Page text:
Eighteenth-Century Fiction and the Law of Property

By Wolfram Schmidgen | Go to book overview

CHAPTER FIVE
Ann Radcliffe and the political economy of Gothic space

Students of the eighteenth-century novel have been strongly impressed with the architectural qualities of Tom Jones. Ever since, in 1953, Dorothy van Ghent compared the structure of Henry Fielding's novel to a Palladian mansion, many have been intrigued by a metaphor that seems so appropriate to the self-conscious constructedness of Fielding's fictional world. But critics such as van Ghent, Frederick Hilles, Martin Battestin, and J. Paul Hunter may have been too eager to include Tom Jones in an Augustan canon. 1 Their Palladian analogy has at least obscured the fact that Fielding's archetypal English manor is not crowned by a neoroman villa, but by a Gothic mansion, an architectural style extremely compatible, as Fielding's friend Hogarth suggested, with the aesthetic of the undulatingline that shapes so much of what Fieldingdoes in Tom Jones. 2 If one wants to venture any architectural comparison, the irregular extensions of the Gothic seem much more congenial to Fielding's swerving figurative mode and his mocking of neoclassic regularity in literary structures. Fielding's preference for the Gothic, in fact, is symptomatic in a wider literary-historical sense if such a preference is recognized as a subtext to Ann Radcliffe's Gothic romance and its refiguration of Britain's possessive culture.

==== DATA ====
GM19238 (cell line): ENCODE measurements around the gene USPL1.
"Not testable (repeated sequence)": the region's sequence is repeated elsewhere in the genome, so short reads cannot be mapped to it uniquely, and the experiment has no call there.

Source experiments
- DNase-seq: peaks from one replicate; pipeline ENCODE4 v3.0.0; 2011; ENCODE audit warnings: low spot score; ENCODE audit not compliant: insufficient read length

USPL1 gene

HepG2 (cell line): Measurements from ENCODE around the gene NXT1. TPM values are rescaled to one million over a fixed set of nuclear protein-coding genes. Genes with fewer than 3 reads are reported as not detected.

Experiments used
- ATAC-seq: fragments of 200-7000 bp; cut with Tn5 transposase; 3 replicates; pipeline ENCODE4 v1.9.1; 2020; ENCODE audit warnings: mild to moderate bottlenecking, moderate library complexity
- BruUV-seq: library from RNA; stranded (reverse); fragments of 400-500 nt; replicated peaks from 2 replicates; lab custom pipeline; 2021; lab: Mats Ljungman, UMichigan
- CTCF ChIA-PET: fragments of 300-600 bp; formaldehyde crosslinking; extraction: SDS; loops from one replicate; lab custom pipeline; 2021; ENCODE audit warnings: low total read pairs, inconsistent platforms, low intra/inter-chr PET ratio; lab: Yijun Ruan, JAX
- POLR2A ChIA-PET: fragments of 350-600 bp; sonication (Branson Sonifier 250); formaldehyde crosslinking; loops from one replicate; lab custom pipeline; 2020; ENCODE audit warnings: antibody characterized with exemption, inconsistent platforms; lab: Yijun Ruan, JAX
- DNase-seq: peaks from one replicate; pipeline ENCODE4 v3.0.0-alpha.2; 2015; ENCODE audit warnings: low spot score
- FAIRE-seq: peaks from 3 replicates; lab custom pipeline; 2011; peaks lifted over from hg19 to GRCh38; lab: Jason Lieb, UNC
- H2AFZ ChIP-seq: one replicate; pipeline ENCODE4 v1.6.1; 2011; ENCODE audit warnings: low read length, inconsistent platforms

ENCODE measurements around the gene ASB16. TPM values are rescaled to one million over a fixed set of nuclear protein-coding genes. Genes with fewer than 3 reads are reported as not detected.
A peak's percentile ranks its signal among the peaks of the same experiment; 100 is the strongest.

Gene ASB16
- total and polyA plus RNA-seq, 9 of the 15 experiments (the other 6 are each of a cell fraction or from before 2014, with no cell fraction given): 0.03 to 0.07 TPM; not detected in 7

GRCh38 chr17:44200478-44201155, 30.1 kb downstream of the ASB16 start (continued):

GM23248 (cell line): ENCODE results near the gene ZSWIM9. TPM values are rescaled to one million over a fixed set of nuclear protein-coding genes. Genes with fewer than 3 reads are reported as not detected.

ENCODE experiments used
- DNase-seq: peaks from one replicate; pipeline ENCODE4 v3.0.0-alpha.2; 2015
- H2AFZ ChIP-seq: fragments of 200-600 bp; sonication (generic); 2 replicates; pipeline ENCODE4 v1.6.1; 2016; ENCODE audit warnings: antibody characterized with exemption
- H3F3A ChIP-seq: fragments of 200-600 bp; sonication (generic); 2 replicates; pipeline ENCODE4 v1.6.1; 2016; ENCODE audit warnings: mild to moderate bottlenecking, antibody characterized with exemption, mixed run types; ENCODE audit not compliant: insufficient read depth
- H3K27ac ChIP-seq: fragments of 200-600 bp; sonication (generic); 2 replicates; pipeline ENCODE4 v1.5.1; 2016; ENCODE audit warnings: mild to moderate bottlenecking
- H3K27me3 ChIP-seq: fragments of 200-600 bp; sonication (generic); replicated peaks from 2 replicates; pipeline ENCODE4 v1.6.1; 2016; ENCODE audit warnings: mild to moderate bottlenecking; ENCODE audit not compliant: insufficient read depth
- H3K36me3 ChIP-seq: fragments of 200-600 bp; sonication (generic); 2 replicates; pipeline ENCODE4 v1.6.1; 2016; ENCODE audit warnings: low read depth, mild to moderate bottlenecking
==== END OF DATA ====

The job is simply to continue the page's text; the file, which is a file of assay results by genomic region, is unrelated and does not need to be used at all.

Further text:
Fielding's Paradise Hall stands at the beginning of a period of intensified ideological uses of Gothic architecture. I wish to explore such uses in legal and political discourse in order to shed some light on what interpretations of Radcliffe's novels have left by and large in the dark: the historical significance of the Gothic castle. In Gothic novels, as Norman Holland observes, the castle has an “immense structure of possibility. ” Its figurative potential has generated a variety of psychological readings whose range Holland indicates when he states that the castle can represent “unchanging hardness, undifferentiated parents, parents differentiated into hard father and yieldingmother, or sexual father and idealized mother. ” 3 Dependingon one's critical outlook, this list may

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